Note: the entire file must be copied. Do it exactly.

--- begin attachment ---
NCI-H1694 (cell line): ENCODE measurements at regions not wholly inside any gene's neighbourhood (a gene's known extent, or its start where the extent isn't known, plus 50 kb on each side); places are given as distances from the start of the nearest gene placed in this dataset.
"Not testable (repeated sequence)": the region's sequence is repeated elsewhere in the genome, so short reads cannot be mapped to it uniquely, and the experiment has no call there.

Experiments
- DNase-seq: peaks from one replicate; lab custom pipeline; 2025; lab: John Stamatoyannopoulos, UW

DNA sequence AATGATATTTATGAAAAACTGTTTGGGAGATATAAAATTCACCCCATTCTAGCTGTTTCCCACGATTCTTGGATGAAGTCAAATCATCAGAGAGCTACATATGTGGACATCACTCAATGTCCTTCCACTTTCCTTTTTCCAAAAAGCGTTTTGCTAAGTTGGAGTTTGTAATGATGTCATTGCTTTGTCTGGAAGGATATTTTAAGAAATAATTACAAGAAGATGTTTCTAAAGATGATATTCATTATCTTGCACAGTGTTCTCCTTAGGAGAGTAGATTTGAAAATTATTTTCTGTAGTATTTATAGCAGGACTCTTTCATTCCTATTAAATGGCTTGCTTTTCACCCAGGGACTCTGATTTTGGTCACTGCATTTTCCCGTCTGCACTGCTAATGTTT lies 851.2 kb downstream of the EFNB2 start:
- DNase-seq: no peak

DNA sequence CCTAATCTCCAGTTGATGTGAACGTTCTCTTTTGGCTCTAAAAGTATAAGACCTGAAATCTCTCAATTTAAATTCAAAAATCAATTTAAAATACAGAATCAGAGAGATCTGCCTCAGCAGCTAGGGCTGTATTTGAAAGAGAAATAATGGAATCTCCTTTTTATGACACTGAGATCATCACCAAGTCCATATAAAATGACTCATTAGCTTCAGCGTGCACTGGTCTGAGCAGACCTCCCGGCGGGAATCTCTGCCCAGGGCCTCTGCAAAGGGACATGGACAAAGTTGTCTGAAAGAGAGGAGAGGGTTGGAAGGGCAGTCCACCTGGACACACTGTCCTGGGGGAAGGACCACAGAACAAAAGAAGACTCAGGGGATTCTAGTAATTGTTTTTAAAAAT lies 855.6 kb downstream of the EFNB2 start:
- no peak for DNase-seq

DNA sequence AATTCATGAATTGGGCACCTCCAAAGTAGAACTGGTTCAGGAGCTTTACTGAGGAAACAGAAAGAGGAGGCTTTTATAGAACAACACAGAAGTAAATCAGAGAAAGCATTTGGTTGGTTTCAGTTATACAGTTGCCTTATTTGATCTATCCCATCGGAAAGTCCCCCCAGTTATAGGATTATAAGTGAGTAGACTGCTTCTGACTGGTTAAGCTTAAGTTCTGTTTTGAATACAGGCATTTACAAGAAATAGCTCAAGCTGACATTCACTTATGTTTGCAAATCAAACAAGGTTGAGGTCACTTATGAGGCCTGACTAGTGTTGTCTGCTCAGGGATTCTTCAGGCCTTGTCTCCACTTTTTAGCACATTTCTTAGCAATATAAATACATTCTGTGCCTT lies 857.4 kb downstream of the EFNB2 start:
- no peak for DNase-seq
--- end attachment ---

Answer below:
NCI-H1694 (cell line): ENCODE measurements at regions not wholly inside any gene's neighbourhood (a gene's known extent, or its start where the extent isn't known, plus 50 kb on each side); places are given as distances from the start of the nearest gene placed in this dataset.
"Not testable (repeated sequence)": the region's sequence is repeated elsewhere in the genome, so short reads cannot be mapped to it uniquely, and the experiment has no call there.

Experiments
- DNase-seq: peaks from one replicate; lab custom pipeline; 2025; lab: John Stamatoyannopoulos, UW

DNA sequence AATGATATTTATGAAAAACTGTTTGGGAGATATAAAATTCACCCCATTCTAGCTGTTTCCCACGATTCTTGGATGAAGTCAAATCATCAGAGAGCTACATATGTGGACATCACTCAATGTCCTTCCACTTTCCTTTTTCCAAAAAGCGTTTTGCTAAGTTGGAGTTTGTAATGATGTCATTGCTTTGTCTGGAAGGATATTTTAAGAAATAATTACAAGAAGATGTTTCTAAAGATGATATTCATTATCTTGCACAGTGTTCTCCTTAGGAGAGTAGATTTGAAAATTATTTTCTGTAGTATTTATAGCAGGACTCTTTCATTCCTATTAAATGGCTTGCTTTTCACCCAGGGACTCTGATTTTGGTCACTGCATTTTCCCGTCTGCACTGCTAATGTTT lies 851.2 kb downstream of the EFNB2 start:
- DNase-seq: no peak

DNA sequence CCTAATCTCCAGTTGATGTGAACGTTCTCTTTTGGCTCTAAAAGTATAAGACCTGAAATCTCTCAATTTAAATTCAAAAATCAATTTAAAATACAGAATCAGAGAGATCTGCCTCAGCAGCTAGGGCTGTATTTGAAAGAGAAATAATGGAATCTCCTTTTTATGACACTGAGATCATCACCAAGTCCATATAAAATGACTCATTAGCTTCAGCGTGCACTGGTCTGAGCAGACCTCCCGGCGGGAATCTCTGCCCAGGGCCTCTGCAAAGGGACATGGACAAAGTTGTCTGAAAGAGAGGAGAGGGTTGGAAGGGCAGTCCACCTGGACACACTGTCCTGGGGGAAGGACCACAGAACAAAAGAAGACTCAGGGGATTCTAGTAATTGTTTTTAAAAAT lies 855.6 kb downstream of the EFNB2 start:
- no peak for DNase-seq

DNA sequence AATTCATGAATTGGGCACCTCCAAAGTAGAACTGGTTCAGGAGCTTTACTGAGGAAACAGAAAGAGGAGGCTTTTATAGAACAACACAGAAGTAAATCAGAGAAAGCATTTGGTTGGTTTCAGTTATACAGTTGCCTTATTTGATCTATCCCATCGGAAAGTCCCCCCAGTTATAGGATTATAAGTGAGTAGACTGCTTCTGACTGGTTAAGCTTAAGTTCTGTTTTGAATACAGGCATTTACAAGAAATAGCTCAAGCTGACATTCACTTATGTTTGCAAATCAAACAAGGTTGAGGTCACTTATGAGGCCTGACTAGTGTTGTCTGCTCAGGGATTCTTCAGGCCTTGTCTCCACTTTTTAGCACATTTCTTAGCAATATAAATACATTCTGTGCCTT lies 857.4 kb downstream of the EFNB2 start:
- no peak for DNase-seq